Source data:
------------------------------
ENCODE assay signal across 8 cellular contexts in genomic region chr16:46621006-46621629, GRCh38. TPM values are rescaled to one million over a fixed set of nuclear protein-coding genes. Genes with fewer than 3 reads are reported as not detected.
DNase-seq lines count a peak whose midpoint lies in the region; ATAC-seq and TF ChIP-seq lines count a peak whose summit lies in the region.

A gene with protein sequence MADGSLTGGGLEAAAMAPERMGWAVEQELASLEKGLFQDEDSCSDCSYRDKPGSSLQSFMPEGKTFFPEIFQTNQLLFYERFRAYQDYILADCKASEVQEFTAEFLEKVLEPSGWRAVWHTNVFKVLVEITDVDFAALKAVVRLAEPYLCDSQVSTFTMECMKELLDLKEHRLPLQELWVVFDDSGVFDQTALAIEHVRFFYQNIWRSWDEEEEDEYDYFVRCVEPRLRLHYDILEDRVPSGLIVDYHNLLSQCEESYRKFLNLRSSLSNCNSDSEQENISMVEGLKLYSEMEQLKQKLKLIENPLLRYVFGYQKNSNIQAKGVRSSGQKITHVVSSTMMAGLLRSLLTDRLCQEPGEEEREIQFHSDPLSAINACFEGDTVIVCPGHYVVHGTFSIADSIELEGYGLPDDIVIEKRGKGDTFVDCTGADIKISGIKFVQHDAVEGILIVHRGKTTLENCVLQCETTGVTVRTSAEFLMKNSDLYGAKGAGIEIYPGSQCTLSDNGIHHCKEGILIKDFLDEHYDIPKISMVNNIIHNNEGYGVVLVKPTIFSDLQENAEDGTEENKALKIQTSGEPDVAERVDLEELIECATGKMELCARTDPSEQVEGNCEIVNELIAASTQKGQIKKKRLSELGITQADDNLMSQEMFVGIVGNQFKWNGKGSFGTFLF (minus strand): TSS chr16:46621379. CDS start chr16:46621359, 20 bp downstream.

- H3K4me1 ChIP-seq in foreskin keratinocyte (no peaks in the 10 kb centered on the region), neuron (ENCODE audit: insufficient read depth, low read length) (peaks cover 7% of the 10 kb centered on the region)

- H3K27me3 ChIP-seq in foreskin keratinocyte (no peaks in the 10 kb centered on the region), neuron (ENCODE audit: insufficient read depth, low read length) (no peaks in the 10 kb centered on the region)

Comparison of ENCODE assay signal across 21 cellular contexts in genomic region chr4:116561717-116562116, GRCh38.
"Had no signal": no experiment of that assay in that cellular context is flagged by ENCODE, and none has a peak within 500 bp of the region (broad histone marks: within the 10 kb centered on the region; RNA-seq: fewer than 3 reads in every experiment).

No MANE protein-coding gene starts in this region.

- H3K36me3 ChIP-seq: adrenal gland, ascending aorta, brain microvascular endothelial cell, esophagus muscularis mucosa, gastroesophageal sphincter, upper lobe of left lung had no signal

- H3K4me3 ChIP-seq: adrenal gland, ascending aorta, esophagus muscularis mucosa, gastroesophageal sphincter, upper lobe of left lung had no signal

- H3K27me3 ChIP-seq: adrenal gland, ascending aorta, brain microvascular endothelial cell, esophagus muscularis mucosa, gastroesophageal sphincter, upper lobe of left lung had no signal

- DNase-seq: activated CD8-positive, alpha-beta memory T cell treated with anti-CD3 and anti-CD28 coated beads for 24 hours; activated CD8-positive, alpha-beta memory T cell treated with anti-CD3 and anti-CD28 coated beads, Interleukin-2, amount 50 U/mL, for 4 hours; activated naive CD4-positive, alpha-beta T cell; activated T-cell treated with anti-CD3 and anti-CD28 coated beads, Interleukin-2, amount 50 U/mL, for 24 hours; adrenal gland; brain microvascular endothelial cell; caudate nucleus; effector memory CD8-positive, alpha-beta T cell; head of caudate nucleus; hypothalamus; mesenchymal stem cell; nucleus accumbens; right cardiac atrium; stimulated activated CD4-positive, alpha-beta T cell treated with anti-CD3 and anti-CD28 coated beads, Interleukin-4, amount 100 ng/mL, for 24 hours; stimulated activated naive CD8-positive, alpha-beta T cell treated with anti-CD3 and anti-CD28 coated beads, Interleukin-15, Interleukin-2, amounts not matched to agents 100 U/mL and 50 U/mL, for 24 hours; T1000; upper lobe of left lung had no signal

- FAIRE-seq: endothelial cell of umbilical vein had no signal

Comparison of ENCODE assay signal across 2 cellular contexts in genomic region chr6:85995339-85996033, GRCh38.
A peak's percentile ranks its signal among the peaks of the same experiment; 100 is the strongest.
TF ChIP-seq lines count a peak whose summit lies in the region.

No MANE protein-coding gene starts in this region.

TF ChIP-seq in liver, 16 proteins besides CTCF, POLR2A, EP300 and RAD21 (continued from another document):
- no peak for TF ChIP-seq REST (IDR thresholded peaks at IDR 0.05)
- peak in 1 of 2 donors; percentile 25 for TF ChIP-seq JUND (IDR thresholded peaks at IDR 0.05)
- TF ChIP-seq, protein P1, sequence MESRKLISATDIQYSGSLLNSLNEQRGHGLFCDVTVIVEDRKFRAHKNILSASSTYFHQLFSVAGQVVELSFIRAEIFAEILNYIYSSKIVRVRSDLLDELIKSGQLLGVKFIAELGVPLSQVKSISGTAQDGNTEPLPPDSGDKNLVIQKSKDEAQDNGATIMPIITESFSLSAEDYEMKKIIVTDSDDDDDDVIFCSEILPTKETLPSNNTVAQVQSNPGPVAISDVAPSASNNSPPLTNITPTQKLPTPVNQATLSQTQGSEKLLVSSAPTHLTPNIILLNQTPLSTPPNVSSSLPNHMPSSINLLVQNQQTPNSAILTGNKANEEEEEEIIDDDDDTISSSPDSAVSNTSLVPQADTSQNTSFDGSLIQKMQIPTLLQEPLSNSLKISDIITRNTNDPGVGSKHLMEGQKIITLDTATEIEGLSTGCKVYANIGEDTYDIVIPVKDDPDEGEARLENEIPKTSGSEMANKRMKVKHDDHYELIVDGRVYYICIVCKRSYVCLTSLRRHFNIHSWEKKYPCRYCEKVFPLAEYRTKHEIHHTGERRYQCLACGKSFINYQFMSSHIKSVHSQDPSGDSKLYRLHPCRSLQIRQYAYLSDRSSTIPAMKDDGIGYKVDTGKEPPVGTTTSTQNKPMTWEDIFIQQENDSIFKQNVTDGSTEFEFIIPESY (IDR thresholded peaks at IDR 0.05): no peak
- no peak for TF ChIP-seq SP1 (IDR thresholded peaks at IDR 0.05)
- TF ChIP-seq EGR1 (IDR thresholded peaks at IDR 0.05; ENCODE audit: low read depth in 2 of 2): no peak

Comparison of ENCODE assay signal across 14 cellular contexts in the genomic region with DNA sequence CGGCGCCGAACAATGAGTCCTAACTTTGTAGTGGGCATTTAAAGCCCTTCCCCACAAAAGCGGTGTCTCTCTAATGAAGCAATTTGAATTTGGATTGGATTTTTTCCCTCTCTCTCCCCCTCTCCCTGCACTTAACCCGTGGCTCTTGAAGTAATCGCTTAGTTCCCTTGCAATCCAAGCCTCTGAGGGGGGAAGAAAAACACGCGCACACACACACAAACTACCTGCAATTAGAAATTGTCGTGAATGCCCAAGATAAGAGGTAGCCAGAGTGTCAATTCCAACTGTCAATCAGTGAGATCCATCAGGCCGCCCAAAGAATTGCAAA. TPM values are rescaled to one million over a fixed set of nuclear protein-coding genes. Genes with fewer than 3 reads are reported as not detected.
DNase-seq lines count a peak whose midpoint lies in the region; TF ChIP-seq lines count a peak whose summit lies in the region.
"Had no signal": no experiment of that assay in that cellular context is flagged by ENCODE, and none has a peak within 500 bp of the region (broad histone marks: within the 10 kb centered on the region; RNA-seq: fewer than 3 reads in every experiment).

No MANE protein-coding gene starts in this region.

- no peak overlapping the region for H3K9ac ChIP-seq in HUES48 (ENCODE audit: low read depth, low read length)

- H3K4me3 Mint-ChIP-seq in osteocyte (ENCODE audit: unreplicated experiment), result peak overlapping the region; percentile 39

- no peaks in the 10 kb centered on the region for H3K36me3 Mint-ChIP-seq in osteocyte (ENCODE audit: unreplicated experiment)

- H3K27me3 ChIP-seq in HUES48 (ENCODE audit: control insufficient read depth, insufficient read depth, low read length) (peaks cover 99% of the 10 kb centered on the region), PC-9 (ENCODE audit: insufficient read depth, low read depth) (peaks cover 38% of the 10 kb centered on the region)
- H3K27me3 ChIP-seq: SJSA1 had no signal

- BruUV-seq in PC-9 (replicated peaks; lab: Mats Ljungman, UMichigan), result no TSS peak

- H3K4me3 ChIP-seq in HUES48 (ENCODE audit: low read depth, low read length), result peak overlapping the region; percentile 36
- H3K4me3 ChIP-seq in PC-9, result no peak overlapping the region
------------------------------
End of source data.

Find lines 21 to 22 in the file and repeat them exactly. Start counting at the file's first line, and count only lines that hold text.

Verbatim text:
- TF ChIP-seq, protein P1, sequence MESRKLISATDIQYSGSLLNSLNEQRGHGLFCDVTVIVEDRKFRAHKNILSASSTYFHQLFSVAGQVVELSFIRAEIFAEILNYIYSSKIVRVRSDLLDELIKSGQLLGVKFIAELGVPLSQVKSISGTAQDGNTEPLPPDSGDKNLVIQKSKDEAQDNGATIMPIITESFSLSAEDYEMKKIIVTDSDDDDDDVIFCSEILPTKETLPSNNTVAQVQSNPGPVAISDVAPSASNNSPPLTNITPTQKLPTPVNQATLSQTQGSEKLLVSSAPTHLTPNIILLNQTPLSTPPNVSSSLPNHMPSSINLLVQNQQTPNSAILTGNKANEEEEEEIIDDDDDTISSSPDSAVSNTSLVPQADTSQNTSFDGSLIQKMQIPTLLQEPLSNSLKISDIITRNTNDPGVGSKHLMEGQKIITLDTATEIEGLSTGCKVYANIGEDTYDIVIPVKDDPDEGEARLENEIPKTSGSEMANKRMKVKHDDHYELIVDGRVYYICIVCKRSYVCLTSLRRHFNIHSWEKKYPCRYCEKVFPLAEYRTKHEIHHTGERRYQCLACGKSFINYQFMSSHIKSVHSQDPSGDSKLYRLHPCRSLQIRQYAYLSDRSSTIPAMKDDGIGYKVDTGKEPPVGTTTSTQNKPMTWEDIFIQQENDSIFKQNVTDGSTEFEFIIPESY (IDR thresholded peaks at IDR 0.05): no peak
- no peak for TF ChIP-seq SP1 (IDR thresholded peaks at IDR 0.05)